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Trimpin: The Sound of Invention
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by Jay Seaver

"Caution: Artist at Play."
4 stars

SCREENED AT THE 2009 SXSW FILM FESTIVAL: As much as I enjoyed South by Southwest, I must admit that I wish I had seen more of Austin. I bought a guidebook but never cracked it open, and thus my experience with the city is more or less limited to a square of about eight blocks, with the Paramount Theater at one corner, the Austin Convention Center at the other, and the Alamo Ritz in between. To give some idea of how heads-down and focused on seeing movies I was, there was a gallery showing some of Trimpin's works right next door to the theater where I saw it, and I never found a moment to go in and take a look. I wish I had, and hope that some Boston institution (the ICA, perhaps), finds a way to do something similar when the film shows as part of the IFFB next month. I hope so; I'd like a second chance.

Trimpin's works, you see, are equal parts music, sculpture, and engineering. He builds sometimes-gigantic works that make sounds, often incorporating found objects into the work. Though born in Germany's Black Forest (which several people in the film point out is the land of the cuckoo clock, a wonderfully intricate mechanical noisemaker) he states that he moved to the United States for the quality of junk to be found here. Family members describe him as a lazy student, although gifted mechanically from a young age and displaying an uncanny ear.

I could go on like this for a while, repeating little gems about Trimpin (he opts to use only his last name, though his sister refers to him as Gerhard) that I scribbled in my notebook because I found them kind of delightful. One could be led to believe from subtitle on the poster ("featuring the Kronos Quintet") that the film is about one specific collaboration, and indeed director Peter Esmonde makes motions in the direction of structuring it that way - there's a scene in the beginning where they meet, one in the middle where they experiment, and a performance toward the end - but mostly it's a collection of facts and demonstrations of his various projects and installations.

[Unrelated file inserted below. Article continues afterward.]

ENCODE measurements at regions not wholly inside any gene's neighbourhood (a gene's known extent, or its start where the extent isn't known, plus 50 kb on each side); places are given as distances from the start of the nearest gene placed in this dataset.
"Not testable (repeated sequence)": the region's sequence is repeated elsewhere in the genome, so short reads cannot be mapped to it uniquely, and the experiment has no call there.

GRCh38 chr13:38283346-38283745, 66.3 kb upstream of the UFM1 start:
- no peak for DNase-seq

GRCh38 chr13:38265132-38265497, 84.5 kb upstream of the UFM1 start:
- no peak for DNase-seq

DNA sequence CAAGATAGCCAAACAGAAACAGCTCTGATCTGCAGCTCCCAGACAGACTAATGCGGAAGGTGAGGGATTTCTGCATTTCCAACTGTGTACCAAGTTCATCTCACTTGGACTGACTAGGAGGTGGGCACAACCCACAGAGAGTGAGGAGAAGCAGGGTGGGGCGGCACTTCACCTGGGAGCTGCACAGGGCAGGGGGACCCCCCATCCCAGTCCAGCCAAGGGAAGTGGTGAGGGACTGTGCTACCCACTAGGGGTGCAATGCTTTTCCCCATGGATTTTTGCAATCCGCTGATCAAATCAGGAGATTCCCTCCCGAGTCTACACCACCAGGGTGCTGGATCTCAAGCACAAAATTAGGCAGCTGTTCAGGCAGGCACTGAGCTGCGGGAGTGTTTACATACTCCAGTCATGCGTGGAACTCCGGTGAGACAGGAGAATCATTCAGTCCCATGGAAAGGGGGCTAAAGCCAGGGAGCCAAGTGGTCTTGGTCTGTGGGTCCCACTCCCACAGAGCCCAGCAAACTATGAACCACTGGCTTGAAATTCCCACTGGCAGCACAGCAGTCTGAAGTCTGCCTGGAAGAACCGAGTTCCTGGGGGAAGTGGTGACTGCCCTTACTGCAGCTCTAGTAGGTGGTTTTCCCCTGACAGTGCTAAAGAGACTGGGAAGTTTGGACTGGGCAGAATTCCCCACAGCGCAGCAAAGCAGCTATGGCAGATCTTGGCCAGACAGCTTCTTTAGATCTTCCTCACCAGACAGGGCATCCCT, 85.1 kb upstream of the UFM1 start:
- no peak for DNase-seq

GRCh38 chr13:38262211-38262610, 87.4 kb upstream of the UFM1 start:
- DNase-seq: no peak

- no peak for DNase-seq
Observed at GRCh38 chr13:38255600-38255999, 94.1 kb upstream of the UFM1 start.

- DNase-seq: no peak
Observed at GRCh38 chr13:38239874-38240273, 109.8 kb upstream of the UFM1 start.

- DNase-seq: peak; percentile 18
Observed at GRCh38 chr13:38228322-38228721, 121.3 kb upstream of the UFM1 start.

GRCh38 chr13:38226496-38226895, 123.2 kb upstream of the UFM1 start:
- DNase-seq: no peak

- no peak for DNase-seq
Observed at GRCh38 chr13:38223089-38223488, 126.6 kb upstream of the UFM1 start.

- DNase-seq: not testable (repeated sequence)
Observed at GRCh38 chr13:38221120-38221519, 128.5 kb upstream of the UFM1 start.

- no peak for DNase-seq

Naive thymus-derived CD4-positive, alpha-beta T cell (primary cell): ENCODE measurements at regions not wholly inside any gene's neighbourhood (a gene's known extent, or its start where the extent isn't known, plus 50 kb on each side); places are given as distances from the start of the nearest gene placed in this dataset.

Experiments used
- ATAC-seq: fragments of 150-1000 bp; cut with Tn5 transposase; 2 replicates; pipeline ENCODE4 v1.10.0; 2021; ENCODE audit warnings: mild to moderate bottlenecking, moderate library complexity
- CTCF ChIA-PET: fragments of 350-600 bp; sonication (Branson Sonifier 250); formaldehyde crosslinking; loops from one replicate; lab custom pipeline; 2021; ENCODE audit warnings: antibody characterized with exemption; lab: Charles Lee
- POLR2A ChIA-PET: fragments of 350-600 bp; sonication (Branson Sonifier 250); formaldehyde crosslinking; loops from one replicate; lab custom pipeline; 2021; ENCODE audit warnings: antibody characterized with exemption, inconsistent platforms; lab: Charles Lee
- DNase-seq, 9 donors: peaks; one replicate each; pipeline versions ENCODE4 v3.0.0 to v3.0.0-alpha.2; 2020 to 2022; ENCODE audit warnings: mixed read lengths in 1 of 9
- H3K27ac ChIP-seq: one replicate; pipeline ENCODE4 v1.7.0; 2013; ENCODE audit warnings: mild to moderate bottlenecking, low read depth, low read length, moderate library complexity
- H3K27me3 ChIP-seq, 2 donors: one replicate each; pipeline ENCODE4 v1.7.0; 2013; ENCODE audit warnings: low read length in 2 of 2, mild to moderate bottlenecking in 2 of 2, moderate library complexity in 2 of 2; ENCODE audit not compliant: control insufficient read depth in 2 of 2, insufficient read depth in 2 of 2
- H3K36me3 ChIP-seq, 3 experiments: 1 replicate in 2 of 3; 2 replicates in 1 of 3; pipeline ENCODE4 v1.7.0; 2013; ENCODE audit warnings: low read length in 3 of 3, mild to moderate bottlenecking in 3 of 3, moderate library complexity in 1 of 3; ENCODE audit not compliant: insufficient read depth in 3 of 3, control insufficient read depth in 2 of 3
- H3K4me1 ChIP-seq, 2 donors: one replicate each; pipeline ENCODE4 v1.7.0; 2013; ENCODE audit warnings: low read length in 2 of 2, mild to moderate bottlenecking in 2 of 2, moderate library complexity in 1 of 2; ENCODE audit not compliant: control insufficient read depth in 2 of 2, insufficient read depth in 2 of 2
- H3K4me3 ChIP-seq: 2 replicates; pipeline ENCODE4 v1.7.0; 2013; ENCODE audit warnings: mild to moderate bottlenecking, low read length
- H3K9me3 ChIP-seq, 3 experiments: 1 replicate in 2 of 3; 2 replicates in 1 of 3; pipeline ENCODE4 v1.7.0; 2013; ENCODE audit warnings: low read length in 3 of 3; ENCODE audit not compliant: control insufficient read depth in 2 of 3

And that's cool. We get to see a project he built in Seattle, for instance, where one of the museum directors jokes about how aside from the music, it was a structural challenge, since they needed "to make sure [60 tons of] guitars don't fall and kill little children" (said with a laugh). We see Trimpin hold his head near a suspended track on which a bearing larger than a bowling ball rolls and mention that he can hear the imperfections on the surface of the ball. We hear a number of other interesting bits of trivia about him, such as how he hates loudspeakers and has never recorded.

One thing that might have been interesting for the film to delve into would be contrasting his disdain for recording with his interest in digital memory. Several times in the documentary, we see him pointing out how some mechanical device he's constructed functions as memory, and there's also mention that he spearheaded an effort to preserve player piano rolls of Conlon Nancarow as MIDI files (Nancarow would write pieces that could not be played by a human performer). It's a potentially fine point, but does serve to illustrate how Esmonde does not scratch very far beneath the surface of his subject.

Of course, part of the point seems to be that what you see is what you get with Trimpin. One interviewee says that what Trimpin does is not art - that he's just amusing himself, but that happens to be "a slightly viable way to live". That would be a bit harsh if it wasn't said with a smile. And everyone smiles in this movie, not least Trimpin himself. It's a fun movie full of fun art, and for some subjects, that's enough.

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originally posted: 03/24/09 15:09:17
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OFFICIAL SELECTION: 2009 South By Southwest Film Festival For more in the 2009 South By Southwest Film Festival series, click here.
OFFICIAL SELECTION: Independent Film Festival of Boston 2009 For more in the Independent Film Festival Boston 2009 series, click here.
OFFICIAL SELECTION: 2009 SILVERDOCS Documentary Festival For more in the 2009 SILVERDOCS Documentary Festival series, click here.

User Comments

3/11/09 Robert Johnson It is a very good doc 4 stars
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  DVD: 30-Aug-2011



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